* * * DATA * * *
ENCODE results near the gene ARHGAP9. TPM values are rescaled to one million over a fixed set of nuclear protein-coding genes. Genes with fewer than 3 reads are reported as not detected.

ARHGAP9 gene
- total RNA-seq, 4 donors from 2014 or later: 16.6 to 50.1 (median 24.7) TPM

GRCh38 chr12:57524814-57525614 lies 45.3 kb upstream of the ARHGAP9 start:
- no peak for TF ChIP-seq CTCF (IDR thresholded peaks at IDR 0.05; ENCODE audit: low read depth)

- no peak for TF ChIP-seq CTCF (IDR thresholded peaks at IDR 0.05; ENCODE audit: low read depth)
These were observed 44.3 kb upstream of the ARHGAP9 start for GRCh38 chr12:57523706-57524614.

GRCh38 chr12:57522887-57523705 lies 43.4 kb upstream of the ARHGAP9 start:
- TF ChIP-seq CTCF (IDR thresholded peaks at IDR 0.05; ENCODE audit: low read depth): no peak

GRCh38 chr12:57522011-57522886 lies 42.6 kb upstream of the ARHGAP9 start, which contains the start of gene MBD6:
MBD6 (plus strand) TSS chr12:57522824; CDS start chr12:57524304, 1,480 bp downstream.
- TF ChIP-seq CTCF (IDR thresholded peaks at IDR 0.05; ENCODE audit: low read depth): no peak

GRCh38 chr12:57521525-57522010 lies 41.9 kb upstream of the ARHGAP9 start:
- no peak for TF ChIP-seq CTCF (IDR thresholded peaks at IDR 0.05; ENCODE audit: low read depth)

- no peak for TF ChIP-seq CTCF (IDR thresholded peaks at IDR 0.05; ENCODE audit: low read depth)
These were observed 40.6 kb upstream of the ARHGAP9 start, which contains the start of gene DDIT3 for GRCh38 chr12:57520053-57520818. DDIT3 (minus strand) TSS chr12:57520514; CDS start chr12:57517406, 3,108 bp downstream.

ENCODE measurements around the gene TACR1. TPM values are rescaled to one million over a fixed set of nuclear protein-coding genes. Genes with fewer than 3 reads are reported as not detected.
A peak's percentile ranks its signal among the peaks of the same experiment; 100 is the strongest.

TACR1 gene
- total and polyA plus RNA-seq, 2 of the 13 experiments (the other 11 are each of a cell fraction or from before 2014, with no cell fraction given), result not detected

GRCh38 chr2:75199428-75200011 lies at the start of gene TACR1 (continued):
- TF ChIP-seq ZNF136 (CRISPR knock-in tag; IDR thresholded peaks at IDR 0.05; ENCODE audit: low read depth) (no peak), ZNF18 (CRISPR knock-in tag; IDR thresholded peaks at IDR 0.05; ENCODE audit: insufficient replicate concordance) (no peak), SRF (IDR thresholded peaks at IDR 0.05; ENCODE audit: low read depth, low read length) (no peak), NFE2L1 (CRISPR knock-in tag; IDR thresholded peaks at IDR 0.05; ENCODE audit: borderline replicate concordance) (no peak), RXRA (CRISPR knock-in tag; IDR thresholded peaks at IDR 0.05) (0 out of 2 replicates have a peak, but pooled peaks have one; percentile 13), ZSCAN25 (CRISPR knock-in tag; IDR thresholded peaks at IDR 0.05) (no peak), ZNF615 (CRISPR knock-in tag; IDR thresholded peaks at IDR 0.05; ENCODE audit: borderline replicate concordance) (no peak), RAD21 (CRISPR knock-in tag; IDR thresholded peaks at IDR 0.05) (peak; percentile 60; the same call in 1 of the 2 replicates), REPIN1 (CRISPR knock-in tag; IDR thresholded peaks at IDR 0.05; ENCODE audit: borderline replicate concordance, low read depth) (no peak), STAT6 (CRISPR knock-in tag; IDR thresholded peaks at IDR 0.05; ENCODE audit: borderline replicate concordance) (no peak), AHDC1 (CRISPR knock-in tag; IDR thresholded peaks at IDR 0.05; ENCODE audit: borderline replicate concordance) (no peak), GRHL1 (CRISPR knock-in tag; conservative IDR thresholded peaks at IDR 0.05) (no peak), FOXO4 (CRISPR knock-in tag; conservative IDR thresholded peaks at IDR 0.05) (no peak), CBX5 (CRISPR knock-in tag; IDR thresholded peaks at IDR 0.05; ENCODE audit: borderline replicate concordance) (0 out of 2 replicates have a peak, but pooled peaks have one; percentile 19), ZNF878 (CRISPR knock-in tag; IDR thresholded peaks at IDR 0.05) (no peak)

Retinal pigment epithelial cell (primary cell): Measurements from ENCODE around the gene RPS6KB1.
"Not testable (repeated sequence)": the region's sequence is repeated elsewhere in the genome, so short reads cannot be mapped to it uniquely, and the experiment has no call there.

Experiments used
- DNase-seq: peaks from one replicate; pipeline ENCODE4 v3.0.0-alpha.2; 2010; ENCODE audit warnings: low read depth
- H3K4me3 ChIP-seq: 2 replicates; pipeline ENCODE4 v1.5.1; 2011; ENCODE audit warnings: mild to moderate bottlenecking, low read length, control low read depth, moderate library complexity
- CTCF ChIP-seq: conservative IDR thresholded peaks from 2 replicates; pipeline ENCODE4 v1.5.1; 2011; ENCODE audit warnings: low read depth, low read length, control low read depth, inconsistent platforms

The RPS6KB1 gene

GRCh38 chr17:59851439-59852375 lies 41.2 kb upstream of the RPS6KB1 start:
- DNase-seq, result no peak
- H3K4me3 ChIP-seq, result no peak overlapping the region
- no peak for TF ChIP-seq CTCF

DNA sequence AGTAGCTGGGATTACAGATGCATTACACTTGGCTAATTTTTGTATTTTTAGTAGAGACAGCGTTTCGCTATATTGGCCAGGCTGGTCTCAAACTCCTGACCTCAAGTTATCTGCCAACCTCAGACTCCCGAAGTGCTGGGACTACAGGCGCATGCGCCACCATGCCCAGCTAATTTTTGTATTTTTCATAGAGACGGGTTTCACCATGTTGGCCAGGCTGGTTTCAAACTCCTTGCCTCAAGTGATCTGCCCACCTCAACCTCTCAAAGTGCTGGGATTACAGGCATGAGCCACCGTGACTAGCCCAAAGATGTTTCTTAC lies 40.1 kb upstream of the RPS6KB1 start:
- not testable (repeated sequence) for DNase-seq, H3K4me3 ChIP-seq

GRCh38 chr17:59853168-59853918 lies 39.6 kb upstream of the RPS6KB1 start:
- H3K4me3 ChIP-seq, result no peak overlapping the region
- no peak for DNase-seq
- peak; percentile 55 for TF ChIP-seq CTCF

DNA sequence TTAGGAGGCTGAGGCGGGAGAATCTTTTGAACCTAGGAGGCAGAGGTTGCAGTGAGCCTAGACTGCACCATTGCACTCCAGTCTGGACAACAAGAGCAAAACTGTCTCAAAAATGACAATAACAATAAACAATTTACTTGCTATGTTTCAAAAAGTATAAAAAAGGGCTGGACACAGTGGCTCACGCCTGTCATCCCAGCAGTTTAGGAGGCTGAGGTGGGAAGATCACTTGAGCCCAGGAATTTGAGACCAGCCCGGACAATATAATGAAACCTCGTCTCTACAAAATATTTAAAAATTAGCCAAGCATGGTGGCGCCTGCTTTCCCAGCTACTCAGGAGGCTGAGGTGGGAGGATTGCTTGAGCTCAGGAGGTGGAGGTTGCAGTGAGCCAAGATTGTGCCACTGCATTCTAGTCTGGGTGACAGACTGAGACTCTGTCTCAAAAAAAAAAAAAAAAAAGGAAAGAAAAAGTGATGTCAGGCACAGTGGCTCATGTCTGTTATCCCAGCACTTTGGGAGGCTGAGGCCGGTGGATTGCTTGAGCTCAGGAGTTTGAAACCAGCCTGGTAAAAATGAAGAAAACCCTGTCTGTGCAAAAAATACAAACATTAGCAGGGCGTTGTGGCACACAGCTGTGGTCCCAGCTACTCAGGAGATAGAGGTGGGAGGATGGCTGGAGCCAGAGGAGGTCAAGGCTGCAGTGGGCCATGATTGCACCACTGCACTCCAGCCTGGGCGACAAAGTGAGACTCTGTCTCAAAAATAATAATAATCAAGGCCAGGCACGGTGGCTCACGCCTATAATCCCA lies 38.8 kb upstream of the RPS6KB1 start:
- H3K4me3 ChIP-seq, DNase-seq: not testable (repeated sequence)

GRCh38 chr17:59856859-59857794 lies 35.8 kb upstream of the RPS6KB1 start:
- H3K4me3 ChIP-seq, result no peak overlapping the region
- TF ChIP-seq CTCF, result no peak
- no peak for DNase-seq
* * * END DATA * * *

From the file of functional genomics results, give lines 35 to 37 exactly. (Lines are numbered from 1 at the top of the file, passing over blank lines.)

- not testable (repeated sequence) for DNase-seq, H3K4me3 ChIP-seq

GRCh38 chr17:59853168-59853918 lies 39.6 kb upstream of the RPS6KB1 start:
- H3K4me3 ChIP-seq, result no peak overlapping the region